The murmur of the snarkmatrix…

August § The Common Test / 2016-02-16 21:04:46
Robin § Unforgotten / 2016-01-08 21:19:16
MsFitNZ § Towards A Theory of Secondary Literacy / 2015-11-03 21:23:21
Jon Schultz § Bless the toolmakers / 2015-05-04 18:39:56
Jon Schultz § Bless the toolmakers / 2015-05-04 16:32:50
Matt § A leaky rocketship / 2014-11-05 01:49:12
Greg Linch § A leaky rocketship / 2014-11-04 18:05:52
Robin § A leaky rocketship / 2014-11-04 05:11:02
P. Renaud § A leaky rocketship / 2014-11-04 04:13:09
Jay H § Matching cuts / 2014-10-02 02:41:13

Measuring Development (Maybe Defining It First)

Apropos of a few email threads lately, here’s a passage from Charles Mann (who wrote the book “1491”) quoted by Matt Yglesias (emphasis mine):

David Aviles, Ian Ebert and Lauren Tombari all ask (to quote Mr Aviles), “If [Indians] had such a large population, why hadn’t they developed as much as other countries?” The answer to this very important question is complicated, but part of it surely is that evaluating relative levels of technological development is not so easy, and that it isn’t at all clear that native peoples were less developed in this area than Europeans or Asians. As the historian Alfred Crosby has repeatedly observed, societies tend to measure “progress” in terms of things that they are good at. Europeans were good at making metal tools and devices, so we tend to look for them — Indians didn’t have steel axes and geared machines, so they must be inferior. But many Indian societies were extremely deft about agriculture. Looking at a Europe afflicted by recurrent famine, one can imagine them viewing these societies as so undeveloped that they were unable to feed themselves. It’s hard to say which view is correct.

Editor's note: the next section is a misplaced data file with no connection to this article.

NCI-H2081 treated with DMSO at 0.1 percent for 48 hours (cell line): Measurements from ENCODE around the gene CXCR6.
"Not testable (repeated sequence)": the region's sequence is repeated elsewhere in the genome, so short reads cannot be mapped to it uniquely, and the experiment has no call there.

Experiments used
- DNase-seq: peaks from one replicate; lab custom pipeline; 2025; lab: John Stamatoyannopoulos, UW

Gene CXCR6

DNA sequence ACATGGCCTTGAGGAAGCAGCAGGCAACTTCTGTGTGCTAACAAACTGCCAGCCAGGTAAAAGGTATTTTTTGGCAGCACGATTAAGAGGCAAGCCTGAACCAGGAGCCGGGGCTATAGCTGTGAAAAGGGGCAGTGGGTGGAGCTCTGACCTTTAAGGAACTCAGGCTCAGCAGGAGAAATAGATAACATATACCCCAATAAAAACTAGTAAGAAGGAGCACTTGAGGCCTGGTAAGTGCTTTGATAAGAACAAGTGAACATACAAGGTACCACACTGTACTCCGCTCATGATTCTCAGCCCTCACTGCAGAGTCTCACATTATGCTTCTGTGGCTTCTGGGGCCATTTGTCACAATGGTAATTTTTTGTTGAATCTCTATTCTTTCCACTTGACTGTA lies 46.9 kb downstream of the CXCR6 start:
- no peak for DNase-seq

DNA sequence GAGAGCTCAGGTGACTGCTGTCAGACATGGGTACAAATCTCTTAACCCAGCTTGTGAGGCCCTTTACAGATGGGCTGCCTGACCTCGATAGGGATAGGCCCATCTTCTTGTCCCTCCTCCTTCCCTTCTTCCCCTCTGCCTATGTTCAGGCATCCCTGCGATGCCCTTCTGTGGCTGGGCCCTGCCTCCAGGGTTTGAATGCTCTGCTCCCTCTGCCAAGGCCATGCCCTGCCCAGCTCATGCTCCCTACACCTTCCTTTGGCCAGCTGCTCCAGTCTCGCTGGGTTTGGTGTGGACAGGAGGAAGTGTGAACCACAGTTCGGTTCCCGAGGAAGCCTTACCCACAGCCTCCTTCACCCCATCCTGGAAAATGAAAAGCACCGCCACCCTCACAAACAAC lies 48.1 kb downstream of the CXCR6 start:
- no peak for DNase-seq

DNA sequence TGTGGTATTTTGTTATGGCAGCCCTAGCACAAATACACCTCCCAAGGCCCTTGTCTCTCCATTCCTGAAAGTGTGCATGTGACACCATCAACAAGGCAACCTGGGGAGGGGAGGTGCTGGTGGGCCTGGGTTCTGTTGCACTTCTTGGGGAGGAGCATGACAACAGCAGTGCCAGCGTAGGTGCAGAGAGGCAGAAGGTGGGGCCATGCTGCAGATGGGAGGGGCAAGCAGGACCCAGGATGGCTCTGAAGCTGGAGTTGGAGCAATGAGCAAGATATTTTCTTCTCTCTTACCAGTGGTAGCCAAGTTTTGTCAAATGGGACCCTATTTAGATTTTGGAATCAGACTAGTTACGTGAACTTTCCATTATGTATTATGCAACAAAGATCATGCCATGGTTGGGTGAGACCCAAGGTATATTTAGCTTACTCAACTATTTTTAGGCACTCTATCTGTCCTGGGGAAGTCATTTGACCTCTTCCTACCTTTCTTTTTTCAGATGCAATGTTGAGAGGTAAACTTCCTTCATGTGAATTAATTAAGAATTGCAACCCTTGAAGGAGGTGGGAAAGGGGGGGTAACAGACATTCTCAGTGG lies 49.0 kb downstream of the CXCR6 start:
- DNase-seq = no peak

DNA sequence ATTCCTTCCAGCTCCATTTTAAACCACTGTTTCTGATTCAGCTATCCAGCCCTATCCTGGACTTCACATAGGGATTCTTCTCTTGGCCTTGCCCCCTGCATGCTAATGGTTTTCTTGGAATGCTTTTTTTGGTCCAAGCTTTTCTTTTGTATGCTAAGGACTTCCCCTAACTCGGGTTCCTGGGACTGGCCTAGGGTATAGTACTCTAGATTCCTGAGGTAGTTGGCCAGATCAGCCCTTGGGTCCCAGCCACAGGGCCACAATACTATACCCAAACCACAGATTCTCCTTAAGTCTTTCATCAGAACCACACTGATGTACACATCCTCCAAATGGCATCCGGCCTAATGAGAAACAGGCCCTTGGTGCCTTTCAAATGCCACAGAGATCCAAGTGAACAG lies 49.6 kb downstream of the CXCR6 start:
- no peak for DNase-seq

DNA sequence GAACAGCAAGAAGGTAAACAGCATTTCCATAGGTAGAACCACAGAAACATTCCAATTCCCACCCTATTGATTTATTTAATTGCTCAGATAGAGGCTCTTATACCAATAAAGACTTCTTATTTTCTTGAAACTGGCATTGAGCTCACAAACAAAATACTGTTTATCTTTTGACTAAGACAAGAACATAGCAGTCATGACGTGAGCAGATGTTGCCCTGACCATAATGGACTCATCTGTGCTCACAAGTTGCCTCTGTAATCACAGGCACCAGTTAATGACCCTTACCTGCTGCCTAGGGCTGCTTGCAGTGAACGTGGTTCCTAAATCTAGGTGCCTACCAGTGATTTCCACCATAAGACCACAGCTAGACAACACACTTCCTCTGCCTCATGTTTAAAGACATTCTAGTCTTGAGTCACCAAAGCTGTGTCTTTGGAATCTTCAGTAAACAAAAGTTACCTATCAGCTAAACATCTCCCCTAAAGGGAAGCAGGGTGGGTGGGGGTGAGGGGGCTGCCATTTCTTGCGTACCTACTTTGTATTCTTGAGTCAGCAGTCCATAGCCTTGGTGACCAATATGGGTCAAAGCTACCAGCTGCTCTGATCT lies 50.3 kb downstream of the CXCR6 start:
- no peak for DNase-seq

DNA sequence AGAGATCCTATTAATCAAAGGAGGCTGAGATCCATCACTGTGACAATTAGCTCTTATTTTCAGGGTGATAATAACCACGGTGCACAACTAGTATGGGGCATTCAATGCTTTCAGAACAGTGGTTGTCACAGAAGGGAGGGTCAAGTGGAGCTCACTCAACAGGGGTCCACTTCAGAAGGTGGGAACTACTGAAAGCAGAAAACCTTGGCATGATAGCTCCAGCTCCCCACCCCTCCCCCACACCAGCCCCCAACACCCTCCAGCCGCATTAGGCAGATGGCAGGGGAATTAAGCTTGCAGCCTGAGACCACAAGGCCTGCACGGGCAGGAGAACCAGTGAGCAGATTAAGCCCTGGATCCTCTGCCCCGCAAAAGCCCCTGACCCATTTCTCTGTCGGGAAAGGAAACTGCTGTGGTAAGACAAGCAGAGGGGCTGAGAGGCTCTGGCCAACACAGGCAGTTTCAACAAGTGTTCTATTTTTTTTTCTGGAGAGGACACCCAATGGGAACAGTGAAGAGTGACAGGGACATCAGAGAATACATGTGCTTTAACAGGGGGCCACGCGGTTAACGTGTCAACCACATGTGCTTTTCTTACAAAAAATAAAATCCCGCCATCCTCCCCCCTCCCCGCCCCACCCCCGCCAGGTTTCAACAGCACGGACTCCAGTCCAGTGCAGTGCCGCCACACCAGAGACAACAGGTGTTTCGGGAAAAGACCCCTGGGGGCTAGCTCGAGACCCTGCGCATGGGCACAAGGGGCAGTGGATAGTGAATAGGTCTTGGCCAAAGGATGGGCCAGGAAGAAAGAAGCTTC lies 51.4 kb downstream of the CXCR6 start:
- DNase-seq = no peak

This is a really good point, and I am guilty as charged re: judging development in terms of the things we’re good at.

But seriously, I am really guilty, and I can’t even think of kinds of technology other than ours (computers, hybrid cars, plasma TVs, DNA sequencers, etc.) worth having or developing in the world today. The best I can muster is something about the ingenuity of the billion-or-so slum dwellers the world over — e.g. they can make water purification systems out of rusty buckets and plastic tarps! — but I don’t really believe it deeply. Or rather, that stuff is cool, but I think they ought to (and do) ultimately aspire to computers and DNA sequencers too!

So whatcha got for me, Snarkmatrix?

September 5, 2007 / Uncategorized


Didn’t you, Dan, and I have a discussion similar to this on the way to class once about how people assume humans are the dominant species on the planet? Something to the effect of “Gosh, squirrels must look at us and think we are such complete idiots for not storing more nuts for the winter.”

Yeah, totally, and “rhinos must think we suck at growing horns out of our faces,” etc.

Of course, what we value or privilege in considering other societies also changes. Our modern discussions about the technological progress of the American Indians were not necessarily most on the mind of Europeans in the 16 century.

Historian Michael Adas suggests this basic timeline (in a book called Machines as the Measure of Man):

*15th-late 17th centuries– religion and culture are the most important metrics for comparing European society to other peoples

*late 17th – 19th century — scientific achievement, in the wake of Newton, is most important (thought religion & culture still matter)

*19th century on — technology!

addendum to dan’s comment-

*21 century on — sustainability!

Well put, Tomas!

Speaking of sustainability — I had the same thought earlier this week vis-a-vis Robin’s sleeper post on rethinking GDP:

Foreign Policy just came out with its Failed States Index for 2007. I think it’s a pretty good metric. The key idea* in reassessing or augmenting national GDP seems to be to take some account of a state’s sustainability — political, economic, environmental.

* The other key idea is that Canada needs to be at or near the top of the list. As a lifelong fan of Canada, I have no objections to this.

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